The Rackspace breach and more: first officer's blog - week 29

The Rackspace breach, holiday threats, and more. Here's what happened in the world of cyber risk this week.

Mike Parkin | December 12, 2022

First Officer’s log, Terrestrial date, 20221212. Officer of the Deck reporting.  

The captain has delayed our departure from Frontier Station [REDACTED] to let Ensign [REDACTED] participate in the final round of the 3D chess tournament, knowing it will mean traveling at higher Warp speeds in order to reach our next destination on schedule. 

The final round of the tournament had our Ensign going head-to-head with the [REDACTED] who’d cheated his way into the final.  Our crewmate made it to this stage fairly and we wanted to do what we could to make sure the game was played fairly at the end. 

And for that, we had a plan.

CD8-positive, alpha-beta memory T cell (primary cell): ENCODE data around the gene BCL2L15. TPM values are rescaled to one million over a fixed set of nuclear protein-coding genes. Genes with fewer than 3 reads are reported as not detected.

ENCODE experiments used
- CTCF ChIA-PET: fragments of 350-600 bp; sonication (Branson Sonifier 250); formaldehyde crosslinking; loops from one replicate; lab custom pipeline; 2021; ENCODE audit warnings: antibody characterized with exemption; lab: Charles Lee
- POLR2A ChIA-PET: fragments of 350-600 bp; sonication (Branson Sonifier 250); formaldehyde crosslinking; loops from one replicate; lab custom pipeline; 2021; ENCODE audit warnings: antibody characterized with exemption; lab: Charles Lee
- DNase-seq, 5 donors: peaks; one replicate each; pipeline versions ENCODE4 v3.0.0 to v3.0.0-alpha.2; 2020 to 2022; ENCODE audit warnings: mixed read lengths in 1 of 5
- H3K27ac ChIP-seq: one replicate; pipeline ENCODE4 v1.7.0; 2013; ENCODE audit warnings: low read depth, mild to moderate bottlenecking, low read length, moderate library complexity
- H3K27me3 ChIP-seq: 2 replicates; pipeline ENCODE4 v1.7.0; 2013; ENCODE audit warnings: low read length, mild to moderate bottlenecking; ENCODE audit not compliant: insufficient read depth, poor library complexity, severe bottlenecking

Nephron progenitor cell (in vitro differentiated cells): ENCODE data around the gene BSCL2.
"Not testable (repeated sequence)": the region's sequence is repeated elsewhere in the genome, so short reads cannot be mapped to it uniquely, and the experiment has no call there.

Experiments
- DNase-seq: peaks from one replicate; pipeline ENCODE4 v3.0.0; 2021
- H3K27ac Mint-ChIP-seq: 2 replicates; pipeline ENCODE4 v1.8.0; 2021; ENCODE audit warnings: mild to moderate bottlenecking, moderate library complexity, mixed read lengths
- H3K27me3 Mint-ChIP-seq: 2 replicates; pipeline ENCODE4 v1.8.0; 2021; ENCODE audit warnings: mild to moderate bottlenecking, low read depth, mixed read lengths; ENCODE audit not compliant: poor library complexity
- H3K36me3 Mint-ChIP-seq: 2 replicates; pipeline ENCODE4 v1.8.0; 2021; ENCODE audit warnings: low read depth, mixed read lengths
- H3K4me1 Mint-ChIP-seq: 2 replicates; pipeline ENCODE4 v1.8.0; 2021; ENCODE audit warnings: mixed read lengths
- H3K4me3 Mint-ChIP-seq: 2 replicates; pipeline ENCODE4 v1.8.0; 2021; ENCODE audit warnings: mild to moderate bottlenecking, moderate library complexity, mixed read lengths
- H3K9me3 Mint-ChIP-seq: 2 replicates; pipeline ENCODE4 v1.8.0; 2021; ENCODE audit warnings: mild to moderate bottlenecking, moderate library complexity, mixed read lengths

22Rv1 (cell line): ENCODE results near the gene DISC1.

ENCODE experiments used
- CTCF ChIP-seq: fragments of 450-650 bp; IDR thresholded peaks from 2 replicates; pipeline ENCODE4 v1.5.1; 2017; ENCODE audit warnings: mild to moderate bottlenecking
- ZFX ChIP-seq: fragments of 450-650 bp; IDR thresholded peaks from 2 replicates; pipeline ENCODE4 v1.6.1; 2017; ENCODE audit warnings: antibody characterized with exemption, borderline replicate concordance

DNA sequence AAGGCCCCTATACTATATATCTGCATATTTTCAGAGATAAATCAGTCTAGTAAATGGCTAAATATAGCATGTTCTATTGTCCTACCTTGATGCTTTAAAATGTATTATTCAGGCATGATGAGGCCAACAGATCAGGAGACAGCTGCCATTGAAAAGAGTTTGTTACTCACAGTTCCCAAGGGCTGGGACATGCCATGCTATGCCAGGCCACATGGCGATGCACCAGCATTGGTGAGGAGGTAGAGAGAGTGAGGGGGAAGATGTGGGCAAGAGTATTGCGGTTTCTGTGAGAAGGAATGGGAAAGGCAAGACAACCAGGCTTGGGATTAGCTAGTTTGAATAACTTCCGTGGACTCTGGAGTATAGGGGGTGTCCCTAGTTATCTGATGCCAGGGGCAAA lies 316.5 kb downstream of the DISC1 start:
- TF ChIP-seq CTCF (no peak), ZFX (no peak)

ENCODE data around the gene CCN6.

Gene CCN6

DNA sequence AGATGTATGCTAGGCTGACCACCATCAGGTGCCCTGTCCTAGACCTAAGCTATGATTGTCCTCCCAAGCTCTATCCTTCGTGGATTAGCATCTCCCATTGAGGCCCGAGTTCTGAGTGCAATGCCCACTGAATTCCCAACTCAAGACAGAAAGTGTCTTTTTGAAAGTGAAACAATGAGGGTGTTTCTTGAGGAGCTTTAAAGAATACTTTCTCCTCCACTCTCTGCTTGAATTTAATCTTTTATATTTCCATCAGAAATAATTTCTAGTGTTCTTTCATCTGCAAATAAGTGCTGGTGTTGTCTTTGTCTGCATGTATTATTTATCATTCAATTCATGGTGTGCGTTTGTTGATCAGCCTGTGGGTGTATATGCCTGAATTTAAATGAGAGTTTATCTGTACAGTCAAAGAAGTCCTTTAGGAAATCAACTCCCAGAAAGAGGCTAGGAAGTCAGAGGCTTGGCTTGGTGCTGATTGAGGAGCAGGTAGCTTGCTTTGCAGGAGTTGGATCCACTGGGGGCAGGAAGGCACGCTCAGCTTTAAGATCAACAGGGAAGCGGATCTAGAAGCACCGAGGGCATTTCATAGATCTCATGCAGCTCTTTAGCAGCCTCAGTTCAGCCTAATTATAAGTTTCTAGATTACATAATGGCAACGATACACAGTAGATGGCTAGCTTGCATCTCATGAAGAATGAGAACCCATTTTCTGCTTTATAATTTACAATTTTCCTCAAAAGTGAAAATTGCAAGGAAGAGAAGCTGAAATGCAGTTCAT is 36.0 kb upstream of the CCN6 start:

Our Engineering team pulled some spare communications equipment from stores, left over from a previous operation, and adapted it to emit a subaudible frequency that would interfere with the back-channel communications the [REDACTED] was using to relay moves from their shipboard computer to the player at the table.  If everything was working correctly it would be undetectable to anyone except, possibly, the cheating player and their spotter.  It shouldn’t even cause any discomfort.  But if it worked it would effectively act as a jammer and garble the communication. 

The final round of the tournament was the event at the station, with a surprisingly good turnout from station personnel and visitors, including us.